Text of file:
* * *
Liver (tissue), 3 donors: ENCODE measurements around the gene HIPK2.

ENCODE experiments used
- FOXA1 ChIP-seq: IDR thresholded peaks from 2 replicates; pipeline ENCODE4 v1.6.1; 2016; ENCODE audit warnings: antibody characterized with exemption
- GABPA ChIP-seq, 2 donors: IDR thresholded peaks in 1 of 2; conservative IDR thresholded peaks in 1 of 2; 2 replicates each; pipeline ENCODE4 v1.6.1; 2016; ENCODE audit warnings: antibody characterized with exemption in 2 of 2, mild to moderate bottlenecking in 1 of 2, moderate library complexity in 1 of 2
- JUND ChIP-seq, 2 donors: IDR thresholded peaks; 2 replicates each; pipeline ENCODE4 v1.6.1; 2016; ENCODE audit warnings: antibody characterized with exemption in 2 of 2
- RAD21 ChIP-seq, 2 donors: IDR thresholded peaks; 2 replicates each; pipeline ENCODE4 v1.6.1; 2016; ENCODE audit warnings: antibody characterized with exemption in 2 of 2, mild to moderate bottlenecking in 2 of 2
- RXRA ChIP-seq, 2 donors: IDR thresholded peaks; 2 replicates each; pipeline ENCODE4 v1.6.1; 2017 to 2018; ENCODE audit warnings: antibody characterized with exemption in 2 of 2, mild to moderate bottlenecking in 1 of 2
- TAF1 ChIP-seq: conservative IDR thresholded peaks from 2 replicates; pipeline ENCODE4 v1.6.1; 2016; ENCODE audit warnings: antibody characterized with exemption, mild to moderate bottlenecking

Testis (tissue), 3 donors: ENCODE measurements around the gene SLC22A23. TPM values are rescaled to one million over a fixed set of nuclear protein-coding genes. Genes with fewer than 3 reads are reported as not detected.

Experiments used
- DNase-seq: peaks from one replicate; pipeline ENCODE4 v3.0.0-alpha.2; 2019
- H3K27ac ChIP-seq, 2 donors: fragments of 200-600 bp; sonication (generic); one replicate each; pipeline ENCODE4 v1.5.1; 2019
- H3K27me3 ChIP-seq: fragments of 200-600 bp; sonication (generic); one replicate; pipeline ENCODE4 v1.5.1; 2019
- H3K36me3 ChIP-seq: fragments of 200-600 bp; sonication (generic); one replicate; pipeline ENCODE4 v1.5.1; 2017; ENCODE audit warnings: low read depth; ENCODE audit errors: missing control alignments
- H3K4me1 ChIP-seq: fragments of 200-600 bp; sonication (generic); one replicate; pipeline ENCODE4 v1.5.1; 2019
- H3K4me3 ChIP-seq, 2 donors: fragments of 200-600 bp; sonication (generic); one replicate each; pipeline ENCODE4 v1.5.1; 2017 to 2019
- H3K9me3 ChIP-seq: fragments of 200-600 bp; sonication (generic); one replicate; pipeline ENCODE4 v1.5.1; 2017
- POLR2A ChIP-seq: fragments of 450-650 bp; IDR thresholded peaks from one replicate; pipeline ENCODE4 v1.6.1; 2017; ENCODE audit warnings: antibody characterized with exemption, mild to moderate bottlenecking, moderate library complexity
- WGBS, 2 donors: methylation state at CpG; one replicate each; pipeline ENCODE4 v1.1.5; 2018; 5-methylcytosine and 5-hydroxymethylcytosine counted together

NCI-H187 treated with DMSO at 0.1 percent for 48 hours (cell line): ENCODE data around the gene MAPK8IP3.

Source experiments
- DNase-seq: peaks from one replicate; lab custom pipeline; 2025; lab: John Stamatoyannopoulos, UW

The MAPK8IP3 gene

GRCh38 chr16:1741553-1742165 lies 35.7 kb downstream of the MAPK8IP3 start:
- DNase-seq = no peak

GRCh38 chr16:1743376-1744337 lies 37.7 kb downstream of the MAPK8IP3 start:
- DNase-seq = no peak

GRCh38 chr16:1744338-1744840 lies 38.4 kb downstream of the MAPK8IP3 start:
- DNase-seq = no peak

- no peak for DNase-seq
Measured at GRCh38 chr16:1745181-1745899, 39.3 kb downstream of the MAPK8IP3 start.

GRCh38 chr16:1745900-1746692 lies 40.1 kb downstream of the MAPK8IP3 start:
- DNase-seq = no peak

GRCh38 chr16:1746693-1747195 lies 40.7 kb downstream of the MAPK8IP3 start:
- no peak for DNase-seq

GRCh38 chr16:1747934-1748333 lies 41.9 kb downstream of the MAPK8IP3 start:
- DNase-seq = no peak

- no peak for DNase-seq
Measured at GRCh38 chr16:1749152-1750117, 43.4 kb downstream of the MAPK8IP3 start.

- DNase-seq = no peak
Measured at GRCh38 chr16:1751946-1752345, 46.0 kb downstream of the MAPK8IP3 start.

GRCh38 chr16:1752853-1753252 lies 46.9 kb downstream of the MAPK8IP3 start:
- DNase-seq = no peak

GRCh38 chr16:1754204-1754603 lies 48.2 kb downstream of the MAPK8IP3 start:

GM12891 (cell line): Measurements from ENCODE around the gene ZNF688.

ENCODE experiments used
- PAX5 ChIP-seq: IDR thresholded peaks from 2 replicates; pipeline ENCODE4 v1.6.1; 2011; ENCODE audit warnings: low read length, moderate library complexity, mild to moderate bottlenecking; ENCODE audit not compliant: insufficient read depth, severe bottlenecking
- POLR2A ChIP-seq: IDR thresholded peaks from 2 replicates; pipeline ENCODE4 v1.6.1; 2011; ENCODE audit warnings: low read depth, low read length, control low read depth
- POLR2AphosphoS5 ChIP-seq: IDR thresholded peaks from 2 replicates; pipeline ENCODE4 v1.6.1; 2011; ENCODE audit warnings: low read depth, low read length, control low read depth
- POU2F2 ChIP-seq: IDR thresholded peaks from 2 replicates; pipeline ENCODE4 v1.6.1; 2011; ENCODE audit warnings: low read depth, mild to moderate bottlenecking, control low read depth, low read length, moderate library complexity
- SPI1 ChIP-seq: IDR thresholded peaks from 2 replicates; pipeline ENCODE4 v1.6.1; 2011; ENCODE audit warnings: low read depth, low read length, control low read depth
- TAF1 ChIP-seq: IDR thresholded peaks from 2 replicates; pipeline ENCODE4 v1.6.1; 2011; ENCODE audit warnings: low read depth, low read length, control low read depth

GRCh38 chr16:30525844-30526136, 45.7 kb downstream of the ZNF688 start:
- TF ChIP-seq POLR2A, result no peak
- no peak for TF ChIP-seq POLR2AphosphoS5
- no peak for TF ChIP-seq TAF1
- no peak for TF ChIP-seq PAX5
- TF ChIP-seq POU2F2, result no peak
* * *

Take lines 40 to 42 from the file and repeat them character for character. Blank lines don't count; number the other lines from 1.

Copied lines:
- DNase-seq = no peak
Measured at GRCh38 chr16:1751946-1752345, 46.0 kb downstream of the MAPK8IP3 start.

GRCh38 chr16:1752853-1753252 lies 46.9 kb downstream of the MAPK8IP3 start: